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NDN Collective announces 2023 Community Self-Determination application grant period

by | Apr 4, 2023 | Civic and Community Engagement | 0 comments

NDN Collective, an Indigenous-led organization dedicated to building Indigenous power, announces the second year of its open application period for the Community Self-Determination Grant offered to Indigenous communities throughout Turtle Island, also known as North America. This includes Tribes, First Nations, Inuit, Metis, and Indigenous-led nonprofit organizations across the post-colonial borders of the continental US, Canada, Mexico, Islands of Hawaii, Puerto Rico, American Samoa, Guam, the Northern Mariana Islands, and the US Virgin Islands. Community Self-Determination Grants are intended to support community-based and community-driven sustainable solutions in all three of NDN Collective’s core strategies to Defend, Develop, and Decolonize.  

Whether it’s protecting land and water, developing sustainable food systems, or revitalizing Indigenous languages and lifeways, Community Self-Determination Grants support community priorities on community terms.

“NDN’s Community Self Determination Program each year is in solidarity and partnership with more Indigenous communities, tribes, and organizations who are transforming the current power structures through Indigenous peoples exercising their inherent and collective right to self-determination, “ said Nicole Yanes, NDN Collective Director of Grantmaking. “We are seeing an enormous amount of Indigenous people who are working on defending, developing, and decolonizing that involves all generations in their communities to build the more equitable future we dream, so we people can say with certainty that Indigenous peoples are the future and that our best days are being born at this moment in our territories and communities.”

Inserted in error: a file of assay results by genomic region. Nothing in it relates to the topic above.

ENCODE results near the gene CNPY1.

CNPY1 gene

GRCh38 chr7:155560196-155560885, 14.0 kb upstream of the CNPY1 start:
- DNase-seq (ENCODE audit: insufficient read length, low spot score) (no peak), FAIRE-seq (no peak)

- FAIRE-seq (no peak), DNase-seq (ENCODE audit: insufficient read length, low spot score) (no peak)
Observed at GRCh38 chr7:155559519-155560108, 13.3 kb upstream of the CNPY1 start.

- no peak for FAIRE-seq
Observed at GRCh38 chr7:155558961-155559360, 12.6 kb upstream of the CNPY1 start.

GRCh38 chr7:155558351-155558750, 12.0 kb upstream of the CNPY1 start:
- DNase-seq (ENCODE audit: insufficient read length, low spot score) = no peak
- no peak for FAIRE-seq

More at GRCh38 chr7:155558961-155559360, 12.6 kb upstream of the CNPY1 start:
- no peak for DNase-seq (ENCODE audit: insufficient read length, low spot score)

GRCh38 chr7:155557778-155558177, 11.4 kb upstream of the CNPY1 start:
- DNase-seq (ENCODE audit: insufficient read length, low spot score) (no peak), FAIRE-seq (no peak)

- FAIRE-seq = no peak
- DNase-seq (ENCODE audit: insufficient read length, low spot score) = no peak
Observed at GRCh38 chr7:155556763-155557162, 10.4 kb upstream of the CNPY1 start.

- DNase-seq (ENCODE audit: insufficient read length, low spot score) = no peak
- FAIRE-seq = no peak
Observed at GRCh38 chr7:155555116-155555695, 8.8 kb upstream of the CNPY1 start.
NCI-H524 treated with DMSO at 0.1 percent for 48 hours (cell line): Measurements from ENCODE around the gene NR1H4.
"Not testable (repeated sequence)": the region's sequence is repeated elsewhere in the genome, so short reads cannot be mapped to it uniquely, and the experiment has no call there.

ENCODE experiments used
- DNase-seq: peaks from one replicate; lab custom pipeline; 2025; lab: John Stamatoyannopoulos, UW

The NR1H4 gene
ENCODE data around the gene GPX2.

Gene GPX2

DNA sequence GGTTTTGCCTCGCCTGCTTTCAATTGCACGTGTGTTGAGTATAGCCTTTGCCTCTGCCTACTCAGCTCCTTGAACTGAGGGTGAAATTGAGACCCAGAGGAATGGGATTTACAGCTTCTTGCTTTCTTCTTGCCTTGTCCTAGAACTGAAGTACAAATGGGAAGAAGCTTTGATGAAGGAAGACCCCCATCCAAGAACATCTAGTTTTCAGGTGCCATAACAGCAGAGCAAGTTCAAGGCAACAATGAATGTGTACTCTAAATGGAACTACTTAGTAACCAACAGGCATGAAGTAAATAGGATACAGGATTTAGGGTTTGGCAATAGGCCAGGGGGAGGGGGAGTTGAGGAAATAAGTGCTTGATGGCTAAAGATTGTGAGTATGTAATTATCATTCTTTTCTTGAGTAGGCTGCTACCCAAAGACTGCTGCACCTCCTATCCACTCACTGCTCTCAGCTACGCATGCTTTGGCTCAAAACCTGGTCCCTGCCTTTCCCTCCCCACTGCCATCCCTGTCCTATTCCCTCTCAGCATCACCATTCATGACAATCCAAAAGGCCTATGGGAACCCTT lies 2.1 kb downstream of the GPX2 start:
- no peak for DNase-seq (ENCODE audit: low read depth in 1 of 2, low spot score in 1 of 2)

Significant, flexible, multi-year funding will include the infusion of general operating support, power and capacity building, capital, and holistic support for comprehensive initiatives, specific programs, and community development based on regenerative principles. Grants of $100,000 per year, with commitments of two years, are available to Indigenous-led organizations working in the defense, development, or decolonization of Indigenous Peoples and the planet. The maximum grant award is $200,000 over two years.  

“Providing flexible, unrestricted funding to Nations, organizations, and grass-roots community groups funnels resources where it’s needed to build power in our Indigenous communities,” said Janet Maylen, NDN Foundation Program Officer. “This rematriation of wealth empowers our communities towards the path of true self-determination.” 

To apply, applicants must first complete an Initial Application, which can be accessed on the Community Self-Determination Grant portal. $4 million in funding is available, and while national organizations are eligible to apply, NDN prioritizes community-based efforts. 



William-Jose Velez Gonzalez

William-Jose Velez Gonzalez

William-José Vélez González is a native from Mayagüez, Puerto Rico, and a graduate from Florida International University in biomedical engineering, engineering management, and international relations. A designer with a strong interest in science, policy, and innovation, he previously served as the national executive vice president of the Puerto Rico Statehood Students Association. William-José lives in Washington, DC, where he works at the Children's National Research Institute and runs Opsin, a nonprofit design studio dedicated to making design more accessible. You can see him on Love is Blind as Lydia's brother. He is the founder and Editor in Chief of Pasquines.


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